If I were you, I definitely would want more details after Kirkus (and others) makes a bold statement like, “Hunger Games meets Harry Potter“. Is it realistic to namedrop two of the three biggest titles of the decade? (It would be the YA trifecta if the Death Farm was run by a sparkly vampire.)
I think the world of Unwanteds is split into part dystopia and part fantasy. The book starts out as main character Alex is about to be Purged, sent to to his death for showing artistic ability. The advance copy that I read has a letter in it from McMann explaining the inspiration for the story. Since I’m an educator in Arizona, I’ve seen the budget cuts to the arts. My brother’s a music teacher and one of my closest friends used to be a drama teacher until cuts were made. I get the Purge.
There’s quite an allegory that can be drawn from the story, but the narrative does not suffer. It would have been very tempting for McMann to get preachy or throw in some obvious jabs at current politicians and she refrains, unlike some authors (I’m looking at you, Dante Alighieri).
Unwanteds reminds me so much of The Phantom Tollbooth by Norton Juster, which makes sense, since McMann says she drew inspiration from similar greats like Roald Dahl and C.S. Lewis. Despite the dangers, it’s a world you kinda want to live in. Each student has their own talent, a specialized artistic ability, they use to make the world a better place. Teachers help the students hone their craft into powerful weapons.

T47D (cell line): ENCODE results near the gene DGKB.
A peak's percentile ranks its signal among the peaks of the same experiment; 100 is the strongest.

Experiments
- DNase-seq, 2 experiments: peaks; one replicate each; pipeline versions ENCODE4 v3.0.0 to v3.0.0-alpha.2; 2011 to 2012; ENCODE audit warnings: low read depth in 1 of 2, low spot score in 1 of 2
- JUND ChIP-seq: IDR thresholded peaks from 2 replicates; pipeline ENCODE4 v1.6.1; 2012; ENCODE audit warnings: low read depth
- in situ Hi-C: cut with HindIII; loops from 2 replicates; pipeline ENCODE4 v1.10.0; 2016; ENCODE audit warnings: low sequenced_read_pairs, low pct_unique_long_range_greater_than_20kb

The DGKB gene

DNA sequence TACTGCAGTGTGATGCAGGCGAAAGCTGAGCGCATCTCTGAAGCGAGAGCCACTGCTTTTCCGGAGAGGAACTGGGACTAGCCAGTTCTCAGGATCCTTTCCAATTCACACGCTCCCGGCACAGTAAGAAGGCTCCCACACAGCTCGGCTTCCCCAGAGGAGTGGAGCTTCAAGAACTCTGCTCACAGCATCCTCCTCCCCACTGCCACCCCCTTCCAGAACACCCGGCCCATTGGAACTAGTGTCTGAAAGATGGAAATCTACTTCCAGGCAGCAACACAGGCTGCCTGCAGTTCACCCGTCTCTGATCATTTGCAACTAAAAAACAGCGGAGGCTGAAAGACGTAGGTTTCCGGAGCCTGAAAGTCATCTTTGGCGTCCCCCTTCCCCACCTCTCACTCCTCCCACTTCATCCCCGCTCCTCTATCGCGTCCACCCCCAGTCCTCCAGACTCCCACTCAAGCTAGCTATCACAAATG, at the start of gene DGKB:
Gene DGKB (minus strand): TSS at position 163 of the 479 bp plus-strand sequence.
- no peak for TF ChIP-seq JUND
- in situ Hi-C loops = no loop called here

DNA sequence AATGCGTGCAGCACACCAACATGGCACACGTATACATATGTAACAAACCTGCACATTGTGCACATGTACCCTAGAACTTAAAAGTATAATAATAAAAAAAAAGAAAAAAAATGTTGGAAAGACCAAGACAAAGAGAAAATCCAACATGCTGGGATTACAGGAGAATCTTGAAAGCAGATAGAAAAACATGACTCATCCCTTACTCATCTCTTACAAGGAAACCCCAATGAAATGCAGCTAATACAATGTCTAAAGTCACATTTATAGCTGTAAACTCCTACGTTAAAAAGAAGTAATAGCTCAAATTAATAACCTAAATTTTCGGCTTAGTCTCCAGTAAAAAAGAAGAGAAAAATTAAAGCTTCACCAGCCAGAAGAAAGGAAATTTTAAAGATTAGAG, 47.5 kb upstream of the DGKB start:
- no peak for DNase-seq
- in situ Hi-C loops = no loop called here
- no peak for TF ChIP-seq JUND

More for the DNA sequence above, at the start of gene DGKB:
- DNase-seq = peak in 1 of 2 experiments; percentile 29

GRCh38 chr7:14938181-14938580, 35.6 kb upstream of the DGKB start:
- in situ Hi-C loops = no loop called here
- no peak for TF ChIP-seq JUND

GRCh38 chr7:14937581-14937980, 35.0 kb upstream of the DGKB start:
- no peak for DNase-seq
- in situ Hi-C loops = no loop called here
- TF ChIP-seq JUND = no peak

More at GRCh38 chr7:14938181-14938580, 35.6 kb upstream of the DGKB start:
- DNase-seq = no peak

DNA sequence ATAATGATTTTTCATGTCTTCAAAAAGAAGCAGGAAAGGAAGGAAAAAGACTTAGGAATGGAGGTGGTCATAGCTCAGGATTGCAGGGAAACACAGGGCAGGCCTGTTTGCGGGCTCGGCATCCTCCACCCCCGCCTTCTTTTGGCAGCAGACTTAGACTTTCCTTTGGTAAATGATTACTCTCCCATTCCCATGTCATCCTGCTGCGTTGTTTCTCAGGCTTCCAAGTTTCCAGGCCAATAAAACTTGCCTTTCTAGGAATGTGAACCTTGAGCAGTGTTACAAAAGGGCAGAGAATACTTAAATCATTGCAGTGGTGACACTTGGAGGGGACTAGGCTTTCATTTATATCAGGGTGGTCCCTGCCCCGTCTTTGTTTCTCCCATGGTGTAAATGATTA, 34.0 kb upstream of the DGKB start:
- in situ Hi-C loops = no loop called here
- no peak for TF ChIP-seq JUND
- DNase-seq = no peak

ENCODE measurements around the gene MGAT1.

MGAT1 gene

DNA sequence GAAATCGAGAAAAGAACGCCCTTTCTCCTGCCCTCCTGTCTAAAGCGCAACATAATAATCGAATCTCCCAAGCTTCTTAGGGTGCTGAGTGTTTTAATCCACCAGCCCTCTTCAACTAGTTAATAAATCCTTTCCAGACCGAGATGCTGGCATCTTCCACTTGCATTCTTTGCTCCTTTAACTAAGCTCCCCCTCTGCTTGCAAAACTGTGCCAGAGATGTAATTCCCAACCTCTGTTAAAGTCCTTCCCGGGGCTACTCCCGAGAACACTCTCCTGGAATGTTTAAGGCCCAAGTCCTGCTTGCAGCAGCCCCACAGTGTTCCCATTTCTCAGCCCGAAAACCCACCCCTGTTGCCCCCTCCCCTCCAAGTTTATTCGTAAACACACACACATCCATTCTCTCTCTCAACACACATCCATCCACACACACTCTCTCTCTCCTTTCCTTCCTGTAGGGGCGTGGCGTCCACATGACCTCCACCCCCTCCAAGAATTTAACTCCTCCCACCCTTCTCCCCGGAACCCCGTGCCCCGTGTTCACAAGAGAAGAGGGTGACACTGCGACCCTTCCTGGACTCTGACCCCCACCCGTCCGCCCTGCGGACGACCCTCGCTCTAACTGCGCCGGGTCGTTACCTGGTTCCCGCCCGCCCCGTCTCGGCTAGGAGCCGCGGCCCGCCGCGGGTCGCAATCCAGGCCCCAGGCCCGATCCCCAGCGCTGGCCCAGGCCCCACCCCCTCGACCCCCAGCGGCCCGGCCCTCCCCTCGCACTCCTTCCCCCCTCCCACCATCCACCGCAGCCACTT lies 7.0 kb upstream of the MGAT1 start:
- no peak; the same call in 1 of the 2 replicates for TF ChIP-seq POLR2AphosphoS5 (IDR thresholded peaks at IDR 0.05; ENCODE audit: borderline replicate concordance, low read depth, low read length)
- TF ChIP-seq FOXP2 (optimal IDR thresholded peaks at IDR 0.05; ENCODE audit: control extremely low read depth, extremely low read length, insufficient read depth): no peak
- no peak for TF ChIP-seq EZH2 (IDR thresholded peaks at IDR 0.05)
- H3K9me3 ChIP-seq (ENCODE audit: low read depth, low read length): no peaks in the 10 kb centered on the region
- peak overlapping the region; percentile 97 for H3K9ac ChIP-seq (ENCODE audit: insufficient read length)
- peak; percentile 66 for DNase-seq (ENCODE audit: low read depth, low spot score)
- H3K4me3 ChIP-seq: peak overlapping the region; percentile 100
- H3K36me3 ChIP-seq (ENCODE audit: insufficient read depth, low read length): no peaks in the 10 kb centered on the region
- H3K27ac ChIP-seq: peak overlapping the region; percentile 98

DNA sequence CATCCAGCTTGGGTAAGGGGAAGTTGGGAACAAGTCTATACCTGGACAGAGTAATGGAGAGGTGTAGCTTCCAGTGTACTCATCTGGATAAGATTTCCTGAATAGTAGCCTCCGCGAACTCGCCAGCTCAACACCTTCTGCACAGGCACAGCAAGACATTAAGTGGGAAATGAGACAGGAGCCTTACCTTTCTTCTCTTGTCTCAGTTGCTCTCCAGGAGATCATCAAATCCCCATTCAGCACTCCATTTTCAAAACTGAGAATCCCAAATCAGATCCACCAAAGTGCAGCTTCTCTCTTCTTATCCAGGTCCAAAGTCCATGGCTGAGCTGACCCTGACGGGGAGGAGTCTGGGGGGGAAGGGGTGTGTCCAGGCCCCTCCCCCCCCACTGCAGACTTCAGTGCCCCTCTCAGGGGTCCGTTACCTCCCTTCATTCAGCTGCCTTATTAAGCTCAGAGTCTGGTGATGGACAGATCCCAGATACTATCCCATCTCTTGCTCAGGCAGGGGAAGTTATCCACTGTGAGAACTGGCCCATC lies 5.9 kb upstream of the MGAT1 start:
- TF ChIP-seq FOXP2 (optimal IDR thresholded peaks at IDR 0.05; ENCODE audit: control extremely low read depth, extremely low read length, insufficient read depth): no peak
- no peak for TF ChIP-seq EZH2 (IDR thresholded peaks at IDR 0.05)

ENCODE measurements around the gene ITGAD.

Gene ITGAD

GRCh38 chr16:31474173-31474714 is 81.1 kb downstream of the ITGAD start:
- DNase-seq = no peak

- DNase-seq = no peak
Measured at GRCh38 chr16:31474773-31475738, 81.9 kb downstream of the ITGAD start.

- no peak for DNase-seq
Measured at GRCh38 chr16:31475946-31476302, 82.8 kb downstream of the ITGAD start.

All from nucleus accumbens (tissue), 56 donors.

There’s an ensemble cast, so even though the main character, Alex, is talented in visual arts, there are other characters for students to identify with. The teacher that speaks in iambic pentameter is a particular favorite of mine, although it’s tough not to side with a painting instructor that is part crocodile/part octopus (don’t get me started on the squirrelicorn warrior).
The story does have elements of the monomyth, but hey, that story’s entertained for a couple of centuries. What McMann does with the archetypes is great. The old mentor that runs the school could have easily been another Dumbledore, yet I felt like Mr. Today (whose name has significance) stands on his own. In one part, he asks the ruler of the dystopia to name any secret Mr. Today is hiding. Throughout the book, Mr. Today emphasizes the need for transparency and how fear is not the way to get things done. That’s a lesson that I hope many readers hold onto after finishing the book.
Unwanteds is its own book and doesn’t need the comparison to Hunger Games and Harry Potter to succeed, but if it draws students to this great book, then I’m all for it. Librarians, get this book. It’s already starting to gain popularity and I agree that it deserves it (and I’m not just saying that because Lisa McMann’s going to be on our campus this Wednesday).